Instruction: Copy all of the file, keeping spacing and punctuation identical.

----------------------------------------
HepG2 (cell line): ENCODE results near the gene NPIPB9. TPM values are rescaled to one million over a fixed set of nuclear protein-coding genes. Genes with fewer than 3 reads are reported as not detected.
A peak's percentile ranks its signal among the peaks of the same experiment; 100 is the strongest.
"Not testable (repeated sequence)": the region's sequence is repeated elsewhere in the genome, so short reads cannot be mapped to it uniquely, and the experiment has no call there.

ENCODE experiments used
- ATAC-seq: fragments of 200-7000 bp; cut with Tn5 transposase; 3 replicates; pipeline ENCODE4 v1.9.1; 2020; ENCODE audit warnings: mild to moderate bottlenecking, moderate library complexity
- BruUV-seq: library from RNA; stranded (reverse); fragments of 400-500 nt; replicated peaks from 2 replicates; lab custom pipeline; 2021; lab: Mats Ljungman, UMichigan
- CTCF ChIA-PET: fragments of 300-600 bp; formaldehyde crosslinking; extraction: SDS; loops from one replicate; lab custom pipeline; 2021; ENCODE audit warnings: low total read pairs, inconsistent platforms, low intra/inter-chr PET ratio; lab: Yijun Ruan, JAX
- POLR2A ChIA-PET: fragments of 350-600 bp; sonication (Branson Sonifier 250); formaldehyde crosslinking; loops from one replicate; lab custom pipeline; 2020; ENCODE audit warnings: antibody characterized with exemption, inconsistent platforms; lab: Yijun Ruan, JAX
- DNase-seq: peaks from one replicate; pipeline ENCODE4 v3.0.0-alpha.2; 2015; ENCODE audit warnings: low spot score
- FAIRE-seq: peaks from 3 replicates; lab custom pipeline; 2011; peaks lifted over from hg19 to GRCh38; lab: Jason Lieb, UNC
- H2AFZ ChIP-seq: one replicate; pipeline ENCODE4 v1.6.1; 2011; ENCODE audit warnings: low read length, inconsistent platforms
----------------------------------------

HepG2 (cell line): ENCODE results near the gene NPIPB9. TPM values are rescaled to one million over a fixed set of nuclear protein-coding genes. Genes with fewer than 3 reads are reported as not detected.
A peak's percentile ranks its signal among the peaks of the same experiment; 100 is the strongest.
"Not testable (repeated sequence)": the region's sequence is repeated elsewhere in the genome, so short reads cannot be mapped to it uniquely, and the experiment has no call there.

ENCODE experiments used
- ATAC-seq: fragments of 200-7000 bp; cut with Tn5 transposase; 3 replicates; pipeline ENCODE4 v1.9.1; 2020; ENCODE audit warnings: mild to moderate bottlenecking, moderate library complexity
- BruUV-seq: library from RNA; stranded (reverse); fragments of 400-500 nt; replicated peaks from 2 replicates; lab custom pipeline; 2021; lab: Mats Ljungman, UMichigan
- CTCF ChIA-PET: fragments of 300-600 bp; formaldehyde crosslinking; extraction: SDS; loops from one replicate; lab custom pipeline; 2021; ENCODE audit warnings: low total read pairs, inconsistent platforms, low intra/inter-chr PET ratio; lab: Yijun Ruan, JAX
- POLR2A ChIA-PET: fragments of 350-600 bp; sonication (Branson Sonifier 250); formaldehyde crosslinking; loops from one replicate; lab custom pipeline; 2020; ENCODE audit warnings: antibody characterized with exemption, inconsistent platforms; lab: Yijun Ruan, JAX
- DNase-seq: peaks from one replicate; pipeline ENCODE4 v3.0.0-alpha.2; 2015; ENCODE audit warnings: low spot score
- FAIRE-seq: peaks from 3 replicates; lab custom pipeline; 2011; peaks lifted over from hg19 to GRCh38; lab: Jason Lieb, UNC
- H2AFZ ChIP-seq: one replicate; pipeline ENCODE4 v1.6.1; 2011; ENCODE audit warnings: low read length, inconsistent platforms